February 26, 2014 / 9:16 AM / in 4 years

German yields dip before bond sale offering "terrible" returns

LONDON, Feb 26 (Reuters) - German government bond yields dipped on Wednesday before a 30-year auction offering returns that suggest investors expect neither growth nor inflation will pick up in the foreseeable future.

The auction will be closely watched as it follows a 10-year Bund sale last week that drew bids worth less than the maximum amount on offer. Some analysts said it showed investors were uncomfortable with the low returns in Germany.

However the result did not lead to higher secondary market yields, suggesting investors doubted euro zone policymakers can act swiftly to avoid growth-crippling deflation.

At roughly 2.5 percent, the ultra-long 30-year German yield is only slightly above the European Central Bank’s medium-term inflation target of just below 2 percent.

“The 30-year yield basically tells you that investors are not fearing any increase in inflation or a big pick-up in nominal growth,” DZ Bank strategist Christian Lenk said.

“It does a little bit sound like Japan, although it’s not comparable yet at these levels.”

Germany aims to sell up to 3 billion euros of new 30-year bonds in an auction that closes at roughly 1030 GMT.

Most analysts forecast at the end of last year that German yields would rise in 2014, tracking their U.S. counterparts as the Federal Reserve gradually reduces its bond-buying stimulus programme and the euro zone economy recovers.

However, benchmark 10-year Bunds yield 30 basis points less than at the end of December, as low inflation fuels expectations the ECB will ease policy later this year and tensions in some emerging markets channel investment flows into low-risk assets.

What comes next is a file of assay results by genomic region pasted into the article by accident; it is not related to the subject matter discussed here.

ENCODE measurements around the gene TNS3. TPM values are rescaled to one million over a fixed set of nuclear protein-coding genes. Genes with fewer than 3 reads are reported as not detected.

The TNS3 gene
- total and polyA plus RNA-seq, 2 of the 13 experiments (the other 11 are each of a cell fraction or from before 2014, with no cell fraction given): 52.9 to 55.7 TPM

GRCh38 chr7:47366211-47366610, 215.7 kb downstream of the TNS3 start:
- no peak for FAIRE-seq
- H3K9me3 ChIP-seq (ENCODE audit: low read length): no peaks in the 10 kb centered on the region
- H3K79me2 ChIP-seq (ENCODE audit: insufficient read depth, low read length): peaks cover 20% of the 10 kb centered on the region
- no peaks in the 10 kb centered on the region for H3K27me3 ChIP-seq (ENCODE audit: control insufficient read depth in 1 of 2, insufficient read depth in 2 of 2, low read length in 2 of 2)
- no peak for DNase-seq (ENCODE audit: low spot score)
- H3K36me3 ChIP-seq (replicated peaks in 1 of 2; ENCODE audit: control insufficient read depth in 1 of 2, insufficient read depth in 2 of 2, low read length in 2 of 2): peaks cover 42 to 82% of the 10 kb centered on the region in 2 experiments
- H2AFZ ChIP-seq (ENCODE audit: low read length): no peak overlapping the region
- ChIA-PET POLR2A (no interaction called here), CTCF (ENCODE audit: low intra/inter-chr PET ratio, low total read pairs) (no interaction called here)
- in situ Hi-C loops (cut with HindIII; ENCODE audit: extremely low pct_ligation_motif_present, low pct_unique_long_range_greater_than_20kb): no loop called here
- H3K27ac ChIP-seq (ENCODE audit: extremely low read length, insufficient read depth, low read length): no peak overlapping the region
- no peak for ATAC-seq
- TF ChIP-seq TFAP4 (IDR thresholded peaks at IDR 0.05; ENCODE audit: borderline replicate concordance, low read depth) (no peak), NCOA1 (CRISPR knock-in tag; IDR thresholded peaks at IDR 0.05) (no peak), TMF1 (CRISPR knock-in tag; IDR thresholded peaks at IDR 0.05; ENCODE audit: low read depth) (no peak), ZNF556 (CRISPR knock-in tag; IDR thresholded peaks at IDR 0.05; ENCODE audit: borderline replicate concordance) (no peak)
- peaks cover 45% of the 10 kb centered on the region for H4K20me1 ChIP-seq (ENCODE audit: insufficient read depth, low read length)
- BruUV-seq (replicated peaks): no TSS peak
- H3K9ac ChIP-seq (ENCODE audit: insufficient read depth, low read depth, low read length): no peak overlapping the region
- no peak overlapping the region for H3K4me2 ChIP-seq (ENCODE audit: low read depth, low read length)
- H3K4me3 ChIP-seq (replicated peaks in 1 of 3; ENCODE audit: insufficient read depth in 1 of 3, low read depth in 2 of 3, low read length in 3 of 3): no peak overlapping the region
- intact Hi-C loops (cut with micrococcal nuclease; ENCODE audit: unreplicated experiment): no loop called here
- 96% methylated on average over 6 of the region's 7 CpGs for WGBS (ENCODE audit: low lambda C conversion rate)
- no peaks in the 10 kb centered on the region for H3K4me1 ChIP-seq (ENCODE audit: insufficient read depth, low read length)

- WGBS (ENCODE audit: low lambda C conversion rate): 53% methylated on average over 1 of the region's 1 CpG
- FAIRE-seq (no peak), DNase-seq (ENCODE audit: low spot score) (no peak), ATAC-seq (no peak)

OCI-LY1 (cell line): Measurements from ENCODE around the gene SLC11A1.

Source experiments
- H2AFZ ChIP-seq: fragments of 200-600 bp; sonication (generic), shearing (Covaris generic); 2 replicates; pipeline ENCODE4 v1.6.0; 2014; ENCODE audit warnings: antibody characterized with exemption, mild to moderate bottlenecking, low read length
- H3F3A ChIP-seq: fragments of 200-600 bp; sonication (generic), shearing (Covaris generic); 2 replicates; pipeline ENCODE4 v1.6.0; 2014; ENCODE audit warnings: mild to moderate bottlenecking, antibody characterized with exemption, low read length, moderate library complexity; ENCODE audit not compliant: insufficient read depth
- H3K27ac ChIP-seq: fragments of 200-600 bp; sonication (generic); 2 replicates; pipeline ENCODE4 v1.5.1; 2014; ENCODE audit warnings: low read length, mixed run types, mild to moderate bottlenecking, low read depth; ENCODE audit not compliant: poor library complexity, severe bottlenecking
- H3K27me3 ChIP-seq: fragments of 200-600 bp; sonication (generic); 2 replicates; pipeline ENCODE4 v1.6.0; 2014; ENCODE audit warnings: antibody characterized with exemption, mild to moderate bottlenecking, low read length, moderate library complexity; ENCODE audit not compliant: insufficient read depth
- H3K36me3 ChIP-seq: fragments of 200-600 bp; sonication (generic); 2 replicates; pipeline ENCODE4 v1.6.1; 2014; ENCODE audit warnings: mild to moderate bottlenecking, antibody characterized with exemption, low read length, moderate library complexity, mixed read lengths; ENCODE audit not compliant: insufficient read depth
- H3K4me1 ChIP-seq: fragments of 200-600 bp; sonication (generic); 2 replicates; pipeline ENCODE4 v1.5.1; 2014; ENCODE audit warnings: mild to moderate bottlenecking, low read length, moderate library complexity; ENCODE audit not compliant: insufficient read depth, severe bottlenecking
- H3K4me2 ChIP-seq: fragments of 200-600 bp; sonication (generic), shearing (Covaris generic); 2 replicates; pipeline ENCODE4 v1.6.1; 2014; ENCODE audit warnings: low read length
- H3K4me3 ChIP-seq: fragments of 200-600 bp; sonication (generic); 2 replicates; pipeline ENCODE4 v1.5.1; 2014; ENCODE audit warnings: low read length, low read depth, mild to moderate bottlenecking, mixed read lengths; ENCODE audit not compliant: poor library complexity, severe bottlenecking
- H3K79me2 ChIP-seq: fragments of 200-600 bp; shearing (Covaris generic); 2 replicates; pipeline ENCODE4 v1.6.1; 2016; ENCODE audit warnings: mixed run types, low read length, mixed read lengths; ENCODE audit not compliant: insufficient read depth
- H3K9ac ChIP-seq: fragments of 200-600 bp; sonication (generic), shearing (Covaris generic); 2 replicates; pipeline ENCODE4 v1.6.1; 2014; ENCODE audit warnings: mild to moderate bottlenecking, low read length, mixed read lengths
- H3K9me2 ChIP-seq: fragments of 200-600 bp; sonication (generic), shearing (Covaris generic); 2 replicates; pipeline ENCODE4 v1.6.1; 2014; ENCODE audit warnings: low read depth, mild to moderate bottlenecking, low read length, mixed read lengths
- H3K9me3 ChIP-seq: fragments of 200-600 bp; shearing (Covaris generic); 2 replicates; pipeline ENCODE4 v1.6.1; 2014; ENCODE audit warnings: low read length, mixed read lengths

Ultra-long paper is less sensitive to the ECB outlook than short-dated bonds and more dependent on global growth prospects, which are improving and driving the Fed policy shift. For some analysts, this should see 30-year bonds underperform the 10-year, with the yield gap between them widening, leading to a steeper yield curve.

“This may be a challenging auction,” Societe Generale strategists said in a note. “The good news is that the 10/30 year slope has steepened this year, which may tempt some investors. The bad news is that we look for more steepening as the ECB is under pressure to deliver more easing while the Fed walks to the exit.”


Thirty-year German yields fell 1 bps to 2.52 percent, while 10-year yields were flat at 1.65 percent. The 87 bps gap between them is comfortably within this year’s 84-93 bps range.

Some analysts say the auction might find sufficient demand from investors with specific interest in longer-term debt, such as pension funds and insurers.

“Yields look optically terrible... but the long-end of the curve is a black magic region,” Rabobank rate strategist Lyn Graham-Taylor said.

“You have natural buyers in pension funds looking to match assets and liabilities. It’s only up to 10-years where you can say (the curve) reflects normal economic (expectations).”

Portuguese five-year yields hit a 3-1/2 year low of 3.744 percent as investors welcomed Lisbon’s plans to buy back short-term debt on Thursday to ease its immediate financing needs. The buyback of 2014 and 2015 bonds is seen as a further step towards exiting an international bailout.

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